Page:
Former YUSU Academic and Welfare Officer Grace Fletcher-Hackwood, who was forced to resign after hitting second-year student Dan Taylor, has claimed that she was driven out because she was a “personal hate figure” for the campus right wing. Fletcher-Hackwood lost a vote of no confidence proposed by Taylor, which generated an unprecedented turn-out of 1400 students, by just eight votes.
Speaking exclusively to Nouse in her first interview since losing the vote on February 7, Fletcher-Hackwood said: “I don’t think anybody’s fooled for a second into thinking that Dan Taylor believed I couldn’t do my job. He doesn’t care, because he doesn’t think YUSU should exist. But the things I’ve done during my time at York – my feminism, and standing as a Labour councillor – have made me a personal hate figure not just for him, but for a lot of the right wing on campus. The chance to get rid of me just wasn’t something they were going to pass up.”
Fletcher-Hackwood hit Taylor outside a Chav D event in January, during an argument over whether YUSU should use ethical merchandise. Taylor proposed a motion of no confidence the following week, which was discussed at a Union General Meeting on Januar 30, and voting was carried out subsequently online. Despite losing by only eight votes, Fletcher-Hackwood has decided not to appeal at an Emergency General Meeting, on the grounds that “It would be too messy”.
Though Fletcher-Hackwood has questioned Taylor’s motives for proposing the vote, she acknowledged that the result was ultimately decided by the student body. “I know there aren’t 656 people who hate me personally. It’s obvious that a lot of people voted because they genuinely thought that someone who hits a student isn’t a suitable welfare officer, and I can’t blame them for that. But I think a lot of that was due to manipulation by Dan. He was always going to use this for personal and political capital,” she said.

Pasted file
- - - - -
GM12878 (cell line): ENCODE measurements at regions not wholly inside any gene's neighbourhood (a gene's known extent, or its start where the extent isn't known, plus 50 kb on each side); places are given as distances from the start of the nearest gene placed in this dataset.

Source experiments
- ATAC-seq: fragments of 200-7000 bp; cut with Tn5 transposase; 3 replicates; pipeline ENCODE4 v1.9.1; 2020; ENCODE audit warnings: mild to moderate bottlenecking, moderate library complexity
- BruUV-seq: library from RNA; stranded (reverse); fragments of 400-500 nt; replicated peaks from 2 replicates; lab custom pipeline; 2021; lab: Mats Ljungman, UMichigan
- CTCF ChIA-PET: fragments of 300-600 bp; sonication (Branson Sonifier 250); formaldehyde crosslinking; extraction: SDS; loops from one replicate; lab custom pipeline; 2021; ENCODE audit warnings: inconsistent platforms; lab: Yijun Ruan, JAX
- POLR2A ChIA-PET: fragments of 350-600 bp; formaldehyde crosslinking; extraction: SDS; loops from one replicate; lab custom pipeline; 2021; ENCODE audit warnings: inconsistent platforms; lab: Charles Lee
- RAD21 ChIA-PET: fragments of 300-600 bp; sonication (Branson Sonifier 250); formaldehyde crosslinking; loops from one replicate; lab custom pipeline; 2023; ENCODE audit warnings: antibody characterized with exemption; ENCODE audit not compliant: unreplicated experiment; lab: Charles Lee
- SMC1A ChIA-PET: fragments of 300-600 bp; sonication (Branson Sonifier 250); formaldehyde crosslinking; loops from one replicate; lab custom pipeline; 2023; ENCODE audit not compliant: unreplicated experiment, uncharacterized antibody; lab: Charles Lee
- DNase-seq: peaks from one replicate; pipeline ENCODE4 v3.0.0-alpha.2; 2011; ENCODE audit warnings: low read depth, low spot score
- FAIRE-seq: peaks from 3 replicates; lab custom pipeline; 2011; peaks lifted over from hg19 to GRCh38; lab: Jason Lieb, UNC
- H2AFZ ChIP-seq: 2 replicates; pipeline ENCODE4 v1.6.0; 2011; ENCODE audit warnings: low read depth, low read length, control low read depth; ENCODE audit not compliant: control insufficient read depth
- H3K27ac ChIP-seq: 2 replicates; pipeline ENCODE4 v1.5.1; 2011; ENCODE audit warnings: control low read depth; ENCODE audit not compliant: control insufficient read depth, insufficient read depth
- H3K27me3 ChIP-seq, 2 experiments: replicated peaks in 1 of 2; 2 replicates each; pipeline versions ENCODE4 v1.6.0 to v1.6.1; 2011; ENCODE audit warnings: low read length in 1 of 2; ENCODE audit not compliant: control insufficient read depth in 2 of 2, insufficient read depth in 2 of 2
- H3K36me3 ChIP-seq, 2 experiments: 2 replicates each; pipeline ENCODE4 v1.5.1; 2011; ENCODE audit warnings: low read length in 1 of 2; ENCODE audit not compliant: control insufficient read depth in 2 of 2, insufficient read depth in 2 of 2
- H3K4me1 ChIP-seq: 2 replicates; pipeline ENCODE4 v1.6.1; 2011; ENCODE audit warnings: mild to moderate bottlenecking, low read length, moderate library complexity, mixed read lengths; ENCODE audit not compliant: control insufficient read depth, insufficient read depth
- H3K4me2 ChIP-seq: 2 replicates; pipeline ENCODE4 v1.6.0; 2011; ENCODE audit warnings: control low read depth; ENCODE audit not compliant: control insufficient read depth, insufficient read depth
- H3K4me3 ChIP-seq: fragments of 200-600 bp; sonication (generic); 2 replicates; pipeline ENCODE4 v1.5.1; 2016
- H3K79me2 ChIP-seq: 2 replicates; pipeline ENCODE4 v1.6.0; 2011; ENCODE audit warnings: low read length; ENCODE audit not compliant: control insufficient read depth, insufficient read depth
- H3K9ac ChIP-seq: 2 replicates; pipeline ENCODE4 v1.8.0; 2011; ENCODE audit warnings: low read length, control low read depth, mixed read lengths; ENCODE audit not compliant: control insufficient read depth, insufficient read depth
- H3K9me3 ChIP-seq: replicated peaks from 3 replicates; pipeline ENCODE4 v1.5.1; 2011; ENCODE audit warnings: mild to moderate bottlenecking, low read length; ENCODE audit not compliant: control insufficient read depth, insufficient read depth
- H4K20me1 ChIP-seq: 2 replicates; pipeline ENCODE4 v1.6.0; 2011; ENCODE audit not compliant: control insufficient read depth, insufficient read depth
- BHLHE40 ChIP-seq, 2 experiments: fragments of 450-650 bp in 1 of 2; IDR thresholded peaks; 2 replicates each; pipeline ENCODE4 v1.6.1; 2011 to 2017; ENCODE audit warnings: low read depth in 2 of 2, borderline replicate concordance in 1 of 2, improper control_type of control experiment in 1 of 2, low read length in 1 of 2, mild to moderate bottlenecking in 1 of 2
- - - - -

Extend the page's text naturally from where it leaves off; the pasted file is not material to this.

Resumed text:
Taylor denies that his decision to propose the vote was motivated by personal dislike. He said: “I believe that the decision should be in the hands of students as to whether they wish to keep an Academic and Welfare officer in her position after assaulting a student. That is what the incident boiled down to when one was sensible and removed the personalities involved. I hoped that Grace would have the self-respect after the incident to resign. Clearly she saw her position as a right and not a privilege, and her lack of integrity shone through.”
Having resigned her position, Fletcher-Hackwood plans to move to Manchester, where she will take a law conversion course. She said: “Dan Taylor doesn’t appreciate what he’s done. He didn’t care what happened to YUSU, and he probably finds it very funny that he’s taken away something so important to me. But to me, and to YUSU, this is not a game. It’s something really quite serious, and it has been very upsetting.”
YUSU President Anne-Marie Canning, who will take over the Academic and Welfare brief until the end of the year, said she accepted Fletcher-Hackwood’s decision not to appeal. She said: “We support Grace in her decision which no doubt was a difficult one to make. The sabbaticals are saddened to have lost a member of the team but we wish Grace luck in all her future endeavors.’”
Canning admitted that the EGM would have been difficult politically. She said: “It would probably have undermined people’s faith in the UGM and could have possibly disenfranchised various students. In terms of moving forward for the Union this is the best result.”
Fletcher-Hackwood’s office has been emptied of her personal belongings and its resources made available to college welfare teams.